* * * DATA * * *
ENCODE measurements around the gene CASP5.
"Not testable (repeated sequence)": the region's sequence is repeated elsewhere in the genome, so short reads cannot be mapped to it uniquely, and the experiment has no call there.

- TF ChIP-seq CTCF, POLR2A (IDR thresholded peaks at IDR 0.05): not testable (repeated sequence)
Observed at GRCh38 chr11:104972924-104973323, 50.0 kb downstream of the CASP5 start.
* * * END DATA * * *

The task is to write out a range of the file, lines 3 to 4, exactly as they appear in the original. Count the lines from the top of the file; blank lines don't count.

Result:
- TF ChIP-seq CTCF, POLR2A (IDR thresholded peaks at IDR 0.05): not testable (repeated sequence)
Observed at GRCh38 chr11:104972924-104973323, 50.0 kb downstream of the CASP5 start.